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Two Fed Presidents Supported Rate Hike in the March's Meeting

April 13
7:19 AM 2016

Richmond Fed President Jeffrey Lacker and Kansas City Fed President Esther George supported the rate hike as economy improving. While Philadelphia Fed President Patrick Harker said it makes sense to delay hike on Tuesday.

In the minutes of the March's policy meeting, two of regional Federal Reserve banks supported a rate hike. The meeting decided to hold the rate steady, according to a Reuters report, as Richmond Fed President Jeffrey Lacker and Kansas City Fed President Esther George dissented. They preferred the rate hike based on labor market conditions that continue to improve and improving economy added to sentiment to tighten monetary policy.

The minutes of March's meeting showed a broadening debate regarding the moment to increase the rate. Reuters reported that hike is considered to be unlike in April, but as progress on jobs and growth could maintain steady, a hike could be expected in June.

On Tuesday, as  Market Watch reported, the Philadelphia Fed President Patrick Harker reiterated the decision to hold the rate as provident. Speaking in the gathering of Greater Philadelphia Chamber of Commerce, Harker said delaying the interest rate hike is the reasonable until inflation picks up.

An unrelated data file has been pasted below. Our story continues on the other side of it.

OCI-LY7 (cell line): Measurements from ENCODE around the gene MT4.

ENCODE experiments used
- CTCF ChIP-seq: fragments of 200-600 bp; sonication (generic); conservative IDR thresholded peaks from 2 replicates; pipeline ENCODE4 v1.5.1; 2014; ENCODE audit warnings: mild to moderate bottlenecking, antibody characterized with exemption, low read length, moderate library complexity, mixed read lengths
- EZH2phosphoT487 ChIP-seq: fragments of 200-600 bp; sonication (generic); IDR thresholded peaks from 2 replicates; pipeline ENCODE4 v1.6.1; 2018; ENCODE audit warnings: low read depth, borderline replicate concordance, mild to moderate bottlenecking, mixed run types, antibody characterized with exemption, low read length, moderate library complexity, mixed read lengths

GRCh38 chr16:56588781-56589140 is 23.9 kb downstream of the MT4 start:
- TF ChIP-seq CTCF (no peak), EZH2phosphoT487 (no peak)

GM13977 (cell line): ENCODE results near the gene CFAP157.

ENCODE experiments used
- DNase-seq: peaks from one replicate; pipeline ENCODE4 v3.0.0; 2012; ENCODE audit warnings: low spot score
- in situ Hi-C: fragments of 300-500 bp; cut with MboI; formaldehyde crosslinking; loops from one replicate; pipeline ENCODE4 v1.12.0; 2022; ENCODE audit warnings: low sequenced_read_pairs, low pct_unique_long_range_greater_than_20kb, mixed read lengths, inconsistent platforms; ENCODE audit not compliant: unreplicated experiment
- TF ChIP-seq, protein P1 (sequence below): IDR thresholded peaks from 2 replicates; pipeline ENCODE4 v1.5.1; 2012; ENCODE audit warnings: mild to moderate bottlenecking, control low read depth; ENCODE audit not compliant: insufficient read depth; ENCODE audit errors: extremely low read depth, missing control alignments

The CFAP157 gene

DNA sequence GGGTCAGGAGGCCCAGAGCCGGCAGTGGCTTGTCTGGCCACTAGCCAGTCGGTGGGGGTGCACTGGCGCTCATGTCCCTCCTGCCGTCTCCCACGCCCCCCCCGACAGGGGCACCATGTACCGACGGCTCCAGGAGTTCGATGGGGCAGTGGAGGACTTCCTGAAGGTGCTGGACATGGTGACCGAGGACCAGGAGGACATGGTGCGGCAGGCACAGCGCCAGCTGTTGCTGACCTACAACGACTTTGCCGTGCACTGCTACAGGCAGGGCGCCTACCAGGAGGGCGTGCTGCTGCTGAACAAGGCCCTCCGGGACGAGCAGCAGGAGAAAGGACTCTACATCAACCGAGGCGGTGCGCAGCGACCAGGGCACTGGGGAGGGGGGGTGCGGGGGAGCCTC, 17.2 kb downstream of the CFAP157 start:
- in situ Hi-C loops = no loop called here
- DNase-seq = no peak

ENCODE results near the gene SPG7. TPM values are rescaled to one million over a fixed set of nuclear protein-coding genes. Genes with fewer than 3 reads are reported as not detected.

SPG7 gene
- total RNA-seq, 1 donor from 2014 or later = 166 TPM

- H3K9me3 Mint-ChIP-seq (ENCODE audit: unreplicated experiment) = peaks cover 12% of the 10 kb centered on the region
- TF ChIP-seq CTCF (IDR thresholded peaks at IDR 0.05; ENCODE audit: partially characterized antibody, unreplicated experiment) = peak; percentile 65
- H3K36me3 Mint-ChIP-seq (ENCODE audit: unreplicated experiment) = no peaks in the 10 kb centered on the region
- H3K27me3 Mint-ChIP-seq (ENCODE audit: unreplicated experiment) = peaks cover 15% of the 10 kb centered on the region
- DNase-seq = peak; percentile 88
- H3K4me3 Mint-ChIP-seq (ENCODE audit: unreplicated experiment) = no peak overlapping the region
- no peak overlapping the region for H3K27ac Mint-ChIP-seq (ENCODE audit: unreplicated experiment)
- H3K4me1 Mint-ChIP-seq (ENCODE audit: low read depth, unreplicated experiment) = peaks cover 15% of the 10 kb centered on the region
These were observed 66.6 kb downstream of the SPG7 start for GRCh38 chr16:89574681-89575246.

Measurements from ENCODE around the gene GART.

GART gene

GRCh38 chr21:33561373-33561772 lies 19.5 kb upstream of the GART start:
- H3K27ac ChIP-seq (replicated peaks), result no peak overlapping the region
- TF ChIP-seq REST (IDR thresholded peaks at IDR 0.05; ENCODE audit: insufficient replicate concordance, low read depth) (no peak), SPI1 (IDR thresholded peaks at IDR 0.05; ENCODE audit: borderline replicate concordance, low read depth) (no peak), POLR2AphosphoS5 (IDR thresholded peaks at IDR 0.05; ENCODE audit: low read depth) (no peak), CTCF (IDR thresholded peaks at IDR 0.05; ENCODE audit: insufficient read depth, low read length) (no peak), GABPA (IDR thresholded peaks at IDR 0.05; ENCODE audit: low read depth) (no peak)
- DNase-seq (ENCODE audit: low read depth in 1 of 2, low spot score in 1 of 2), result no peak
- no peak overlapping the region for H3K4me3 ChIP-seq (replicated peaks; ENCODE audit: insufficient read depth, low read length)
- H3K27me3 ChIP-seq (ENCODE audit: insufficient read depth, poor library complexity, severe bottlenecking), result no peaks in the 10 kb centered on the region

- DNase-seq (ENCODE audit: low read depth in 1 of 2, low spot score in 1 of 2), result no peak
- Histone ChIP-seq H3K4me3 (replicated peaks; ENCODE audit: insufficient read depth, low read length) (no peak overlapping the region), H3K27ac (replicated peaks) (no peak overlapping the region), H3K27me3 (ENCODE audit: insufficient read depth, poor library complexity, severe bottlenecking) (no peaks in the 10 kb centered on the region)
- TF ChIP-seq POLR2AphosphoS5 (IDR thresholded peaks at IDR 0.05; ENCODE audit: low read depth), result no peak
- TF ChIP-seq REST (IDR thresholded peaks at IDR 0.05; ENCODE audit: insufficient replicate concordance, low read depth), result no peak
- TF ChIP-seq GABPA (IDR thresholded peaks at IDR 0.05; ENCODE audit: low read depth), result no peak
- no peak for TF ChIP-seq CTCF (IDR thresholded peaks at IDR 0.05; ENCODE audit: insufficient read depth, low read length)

"I am approaching near-term policy more cautiously than I did a few months ago," Harker said. "It might be prudent to wait until the inflation data are stronger before we undertake a second rate hike."

He also took note of the inflation which has only been above 2% of the Fed's target for two years since 2008. Nevertheless, he acknowledged the downside risk to the inflation, but overall Harker said that he is optimistic about the economy, despite the bumpy start of this year. He also expect the condition will improve in the second half of 2016, allowing Fed to increase interest rate at faster pace.

Both Jeffrey Lacker and Patrick Harker are not a voting member of the Fed policy committee this year.

Meanwhile analyst at Deutsche Bank said there is certain reason the Fed will be unable to increase rate. Deutsche Bank chief US economist Joe LaVorgna in his Monday note as quoted by Business Insider argued as the Fed's policy meetings coincide with key events on the election calendar, the US central bank will not be able to raise the interest rate at all this year.

In his note, LaVorgna said the FOMC meeting in July will be concurrent with Democratic National Convention (July 25-28) and the Republican National Convention (July 18-21). While the September FOMC meeting will also be close to the Presidential election on November 8. He said that unless US economy grows above trend and global financial markets are stable, the Fed will refrain to increase interest rate.

Many expected The Fed to increase the interest rate, but there are some conditions which may hinder that. In the last meeting, two Fed president supported to raise the rate, broadening the debate on when to the rate hike.

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